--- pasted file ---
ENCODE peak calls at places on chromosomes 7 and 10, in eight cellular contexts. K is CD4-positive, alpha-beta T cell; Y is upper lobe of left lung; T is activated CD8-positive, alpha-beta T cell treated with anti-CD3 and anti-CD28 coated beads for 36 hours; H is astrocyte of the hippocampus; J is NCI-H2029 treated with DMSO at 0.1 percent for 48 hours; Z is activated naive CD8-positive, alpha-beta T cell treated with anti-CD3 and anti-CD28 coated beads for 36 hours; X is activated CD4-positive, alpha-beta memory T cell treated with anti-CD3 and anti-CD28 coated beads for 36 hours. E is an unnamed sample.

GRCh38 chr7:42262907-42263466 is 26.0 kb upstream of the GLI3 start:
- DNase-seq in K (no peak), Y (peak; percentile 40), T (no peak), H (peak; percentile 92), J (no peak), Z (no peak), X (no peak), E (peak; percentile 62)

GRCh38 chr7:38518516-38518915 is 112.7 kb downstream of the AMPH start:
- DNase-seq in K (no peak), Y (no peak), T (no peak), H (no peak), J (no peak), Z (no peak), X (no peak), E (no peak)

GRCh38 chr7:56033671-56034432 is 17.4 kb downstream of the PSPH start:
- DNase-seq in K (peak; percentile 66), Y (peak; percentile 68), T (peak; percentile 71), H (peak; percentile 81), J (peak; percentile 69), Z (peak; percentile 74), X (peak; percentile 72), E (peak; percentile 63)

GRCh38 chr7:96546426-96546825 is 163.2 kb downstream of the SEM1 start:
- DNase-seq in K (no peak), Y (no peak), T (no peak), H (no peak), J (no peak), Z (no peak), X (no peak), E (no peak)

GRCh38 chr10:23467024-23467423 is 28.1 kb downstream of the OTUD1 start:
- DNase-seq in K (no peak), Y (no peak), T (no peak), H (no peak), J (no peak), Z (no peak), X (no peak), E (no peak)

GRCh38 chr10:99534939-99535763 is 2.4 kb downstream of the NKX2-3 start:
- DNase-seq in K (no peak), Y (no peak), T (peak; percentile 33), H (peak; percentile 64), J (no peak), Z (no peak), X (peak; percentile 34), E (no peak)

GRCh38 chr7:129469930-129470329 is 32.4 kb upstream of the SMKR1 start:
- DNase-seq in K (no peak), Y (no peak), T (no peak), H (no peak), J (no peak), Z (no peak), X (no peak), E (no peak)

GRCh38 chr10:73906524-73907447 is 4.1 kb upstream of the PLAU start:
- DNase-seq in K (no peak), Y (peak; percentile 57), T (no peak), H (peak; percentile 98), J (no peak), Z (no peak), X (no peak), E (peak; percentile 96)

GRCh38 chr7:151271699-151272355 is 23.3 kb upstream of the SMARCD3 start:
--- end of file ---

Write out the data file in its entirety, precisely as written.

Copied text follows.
ENCODE peak calls at places on chromosomes 7 and 10, in eight cellular contexts. K is CD4-positive, alpha-beta T cell; Y is upper lobe of left lung; T is activated CD8-positive, alpha-beta T cell treated with anti-CD3 and anti-CD28 coated beads for 36 hours; H is astrocyte of the hippocampus; J is NCI-H2029 treated with DMSO at 0.1 percent for 48 hours; Z is activated naive CD8-positive, alpha-beta T cell treated with anti-CD3 and anti-CD28 coated beads for 36 hours; X is activated CD4-positive, alpha-beta memory T cell treated with anti-CD3 and anti-CD28 coated beads for 36 hours. E is an unnamed sample.

GRCh38 chr7:42262907-42263466 is 26.0 kb upstream of the GLI3 start:
- DNase-seq in K (no peak), Y (peak; percentile 40), T (no peak), H (peak; percentile 92), J (no peak), Z (no peak), X (no peak), E (peak; percentile 62)

GRCh38 chr7:38518516-38518915 is 112.7 kb downstream of the AMPH start:
- DNase-seq in K (no peak), Y (no peak), T (no peak), H (no peak), J (no peak), Z (no peak), X (no peak), E (no peak)

GRCh38 chr7:56033671-56034432 is 17.4 kb downstream of the PSPH start:
- DNase-seq in K (peak; percentile 66), Y (peak; percentile 68), T (peak; percentile 71), H (peak; percentile 81), J (peak; percentile 69), Z (peak; percentile 74), X (peak; percentile 72), E (peak; percentile 63)

GRCh38 chr7:96546426-96546825 is 163.2 kb downstream of the SEM1 start:
- DNase-seq in K (no peak), Y (no peak), T (no peak), H (no peak), J (no peak), Z (no peak), X (no peak), E (no peak)

GRCh38 chr10:23467024-23467423 is 28.1 kb downstream of the OTUD1 start:
- DNase-seq in K (no peak), Y (no peak), T (no peak), H (no peak), J (no peak), Z (no peak), X (no peak), E (no peak)

GRCh38 chr10:99534939-99535763 is 2.4 kb downstream of the NKX2-3 start:
- DNase-seq in K (no peak), Y (no peak), T (peak; percentile 33), H (peak; percentile 64), J (no peak), Z (no peak), X (peak; percentile 34), E (no peak)

GRCh38 chr7:129469930-129470329 is 32.4 kb upstream of the SMKR1 start:
- DNase-seq in K (no peak), Y (no peak), T (no peak), H (no peak), J (no peak), Z (no peak), X (no peak), E (no peak)

GRCh38 chr10:73906524-73907447 is 4.1 kb upstream of the PLAU start:
- DNase-seq in K (no peak), Y (peak; percentile 57), T (no peak), H (peak; percentile 98), J (no peak), Z (no peak), X (no peak), E (peak; percentile 96)

GRCh38 chr7:151271699-151272355 is 23.3 kb upstream of the SMARCD3 start: